Fig. 1 is a top view of a nozzle made in accordance with the present invention;

Fig. 2 is a sectional view greatly enlarged, taken on the line 2 2 of Fig. 1;

Fig. 3 is a sectional view taken on the line 3-3 of Fig. 2; and f Fig. 4 is a sectional view taken on the line 4--4 of Fig. 3.

The nozzle shown herein is of conventional form, except as to the recess in the bottom of the whirl chamber, and comprises a body 11 with a circular whirl chamber 12 therein into which an inlet passageway 13 leads tangentially so as to impart rapid rotation or whirling movement to the liquid in the chamber 12, the body 11 having at one side of the whirl chamber 12 and concentric therewith a threaded opening 14, preferably of the same diameter as the chamber, and having a threaded plug 15 therein which has a nozzle opening 16 therethrough axially aligned with the whirl chamber 12.

The nozzle 16 has a cylindrical mouth portion 17 of a diameter considerably less than that of the chamber 12 and the opening 16 ares inwardly as indicated at 18 and therebeyond has a more pronounced flare 19, to the whirlI chamber 12, and as the liquid enters the chamber 12 from the tangential inlet passage 13, it is whirled in the chamr ber 12 and expelled outwardly from the chamber 12 through the nozzle opening 16 in a centrally open (see dotted lines 26) rapidly rotating annular stream at suiicient axial velocity to form a thin hollow wide conical spray substantially as indicated at 21 in Fig. 2. At the outer end of the inlet passage 13, the body 11 may be formed with any convenient means, such for example as the internal threads 22 for connection of piping 23 or the like through which liquid is supplied to the spray nozzle.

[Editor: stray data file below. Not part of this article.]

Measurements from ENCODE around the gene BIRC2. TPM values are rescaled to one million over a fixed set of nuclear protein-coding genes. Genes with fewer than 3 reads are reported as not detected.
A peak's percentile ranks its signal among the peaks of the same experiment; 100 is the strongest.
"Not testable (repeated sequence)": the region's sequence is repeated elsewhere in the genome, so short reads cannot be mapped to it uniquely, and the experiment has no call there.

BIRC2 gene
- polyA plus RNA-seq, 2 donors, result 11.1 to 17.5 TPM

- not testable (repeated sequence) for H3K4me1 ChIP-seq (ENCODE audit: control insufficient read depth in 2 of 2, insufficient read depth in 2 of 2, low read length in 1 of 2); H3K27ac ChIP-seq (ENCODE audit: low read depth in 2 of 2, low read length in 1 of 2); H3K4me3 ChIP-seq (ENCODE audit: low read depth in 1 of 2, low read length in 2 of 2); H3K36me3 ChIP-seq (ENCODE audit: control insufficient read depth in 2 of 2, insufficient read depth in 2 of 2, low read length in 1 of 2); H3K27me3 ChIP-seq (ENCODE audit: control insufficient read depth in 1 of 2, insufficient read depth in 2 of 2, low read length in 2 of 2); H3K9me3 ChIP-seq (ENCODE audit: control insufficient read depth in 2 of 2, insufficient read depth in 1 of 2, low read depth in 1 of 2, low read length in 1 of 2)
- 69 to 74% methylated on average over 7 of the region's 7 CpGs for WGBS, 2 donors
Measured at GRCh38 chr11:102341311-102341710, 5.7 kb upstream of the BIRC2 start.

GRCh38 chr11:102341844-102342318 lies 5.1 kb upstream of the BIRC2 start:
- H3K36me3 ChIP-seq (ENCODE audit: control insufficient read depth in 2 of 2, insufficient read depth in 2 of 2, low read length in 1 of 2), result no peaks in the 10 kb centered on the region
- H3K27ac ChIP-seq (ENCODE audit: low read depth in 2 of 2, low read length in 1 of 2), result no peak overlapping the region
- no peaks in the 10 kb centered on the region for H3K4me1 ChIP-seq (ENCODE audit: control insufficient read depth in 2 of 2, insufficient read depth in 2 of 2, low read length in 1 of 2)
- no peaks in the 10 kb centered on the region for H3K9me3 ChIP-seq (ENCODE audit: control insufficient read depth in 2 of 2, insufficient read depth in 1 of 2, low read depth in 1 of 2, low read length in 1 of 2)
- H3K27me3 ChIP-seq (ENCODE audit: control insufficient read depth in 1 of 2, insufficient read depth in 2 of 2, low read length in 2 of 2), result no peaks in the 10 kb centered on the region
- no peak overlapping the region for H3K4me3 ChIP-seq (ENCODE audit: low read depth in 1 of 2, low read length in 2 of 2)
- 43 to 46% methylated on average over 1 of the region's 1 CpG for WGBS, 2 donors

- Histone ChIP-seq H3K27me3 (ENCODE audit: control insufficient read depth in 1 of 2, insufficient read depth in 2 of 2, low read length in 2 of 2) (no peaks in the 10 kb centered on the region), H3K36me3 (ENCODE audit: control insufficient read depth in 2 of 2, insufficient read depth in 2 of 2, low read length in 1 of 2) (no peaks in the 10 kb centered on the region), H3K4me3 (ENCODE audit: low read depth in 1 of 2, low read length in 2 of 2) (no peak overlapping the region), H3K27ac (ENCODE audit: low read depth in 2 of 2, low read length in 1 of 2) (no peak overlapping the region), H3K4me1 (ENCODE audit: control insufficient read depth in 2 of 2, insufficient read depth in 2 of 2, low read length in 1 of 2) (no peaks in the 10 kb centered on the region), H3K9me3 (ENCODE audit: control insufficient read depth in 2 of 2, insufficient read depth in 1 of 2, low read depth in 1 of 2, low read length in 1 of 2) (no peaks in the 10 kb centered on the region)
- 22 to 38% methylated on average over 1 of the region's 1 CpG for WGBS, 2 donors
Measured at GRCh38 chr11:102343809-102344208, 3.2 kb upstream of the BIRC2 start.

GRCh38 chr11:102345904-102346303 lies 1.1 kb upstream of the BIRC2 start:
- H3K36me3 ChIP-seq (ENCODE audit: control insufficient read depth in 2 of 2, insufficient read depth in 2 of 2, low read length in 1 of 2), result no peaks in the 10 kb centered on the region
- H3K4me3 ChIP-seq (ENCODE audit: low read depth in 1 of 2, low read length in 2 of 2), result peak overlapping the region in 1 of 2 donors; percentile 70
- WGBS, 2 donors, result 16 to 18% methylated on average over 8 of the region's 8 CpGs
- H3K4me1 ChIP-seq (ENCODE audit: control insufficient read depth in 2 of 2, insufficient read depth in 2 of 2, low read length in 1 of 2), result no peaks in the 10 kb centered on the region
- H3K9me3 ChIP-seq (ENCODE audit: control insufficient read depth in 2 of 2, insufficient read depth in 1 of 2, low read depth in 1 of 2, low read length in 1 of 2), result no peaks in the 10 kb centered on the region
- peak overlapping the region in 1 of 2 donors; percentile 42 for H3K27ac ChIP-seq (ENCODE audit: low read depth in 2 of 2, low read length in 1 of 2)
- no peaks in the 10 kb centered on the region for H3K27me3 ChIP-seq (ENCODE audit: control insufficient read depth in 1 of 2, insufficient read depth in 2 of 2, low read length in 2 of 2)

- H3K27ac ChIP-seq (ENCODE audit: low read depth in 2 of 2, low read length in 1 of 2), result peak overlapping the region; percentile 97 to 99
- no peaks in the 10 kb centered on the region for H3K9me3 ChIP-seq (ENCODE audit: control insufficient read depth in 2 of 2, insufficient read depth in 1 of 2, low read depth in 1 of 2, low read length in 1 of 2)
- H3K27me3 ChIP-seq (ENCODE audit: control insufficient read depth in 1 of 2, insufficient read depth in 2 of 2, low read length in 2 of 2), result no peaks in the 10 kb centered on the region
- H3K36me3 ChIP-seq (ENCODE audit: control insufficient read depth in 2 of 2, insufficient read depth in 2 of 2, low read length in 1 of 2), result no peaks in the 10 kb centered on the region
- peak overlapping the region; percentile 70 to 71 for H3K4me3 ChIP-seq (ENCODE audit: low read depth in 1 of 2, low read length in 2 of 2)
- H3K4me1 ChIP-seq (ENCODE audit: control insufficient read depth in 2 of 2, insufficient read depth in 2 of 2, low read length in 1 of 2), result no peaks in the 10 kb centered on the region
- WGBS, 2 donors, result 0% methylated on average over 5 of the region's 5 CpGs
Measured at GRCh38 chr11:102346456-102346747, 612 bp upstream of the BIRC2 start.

Because of the tangential entry of the liquid into the chamber 12, a rapid whirling impulse is imparted to the liquid in the chamber 12 and as the liquid continues to enter the chamber 12, the liquid is forced upwardly therefrom through the opening of the plug 15 in a hollow annular stream which emerges from the outer reduced end 17 of the opening in a far iiung hollow conical spray 21, the uniformity of volume and distance of projection of which depends upon the annular uniformity of volume of the emerging liquid and also the exactitude of coincidence of the axis of rotation of the liquid with the axis of the opening 16.

Because of the tangential entry of the liquid through the passage 13 and the redirecting of this entering liquid into the circular path of rotation in the chamber 12, pressures are built up at the place where the redirecting of the liquid occurs which tend to displace the axis of rotation of the whirling liquid out of concentricity with the axis of the chamber 12 and the opening 16 therefrom and cause non-uniformity of volume and direction of spray from the outer end of the opening 16, and to compensate for this displacement tendency and insure substantial uniformity of volume and direction of spray discharge from the outer end of the opening 16, an auxiliary cavity or depression 24 is provided in the bottom of the chamber 12 of substantially less diameter than and substantially concentric with the chamber 12 and with the bottom or floor 25 thereof tilted as shown particularly in Figs. 2 and 4, so that the depth thereof varies around the periphery and the greatest depth is approximately at a place in front of the entering liquid as indicated at 26.